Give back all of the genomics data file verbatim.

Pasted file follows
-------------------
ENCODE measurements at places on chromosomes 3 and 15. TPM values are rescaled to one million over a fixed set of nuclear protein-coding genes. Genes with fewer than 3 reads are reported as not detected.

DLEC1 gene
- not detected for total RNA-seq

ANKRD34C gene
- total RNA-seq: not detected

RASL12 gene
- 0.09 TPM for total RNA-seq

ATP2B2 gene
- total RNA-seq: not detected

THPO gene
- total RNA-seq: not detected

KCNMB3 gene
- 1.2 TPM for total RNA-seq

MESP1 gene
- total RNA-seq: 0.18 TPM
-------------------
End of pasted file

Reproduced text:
ENCODE measurements at places on chromosomes 3 and 15. TPM values are rescaled to one million over a fixed set of nuclear protein-coding genes. Genes with fewer than 3 reads are reported as not detected.

DLEC1 gene
- not detected for total RNA-seq

ANKRD34C gene
- total RNA-seq: not detected

RASL12 gene
- 0.09 TPM for total RNA-seq

ATP2B2 gene
- total RNA-seq: not detected

THPO gene
- total RNA-seq: not detected

KCNMB3 gene
- 1.2 TPM for total RNA-seq

MESP1 gene
- total RNA-seq: 0.18 TPM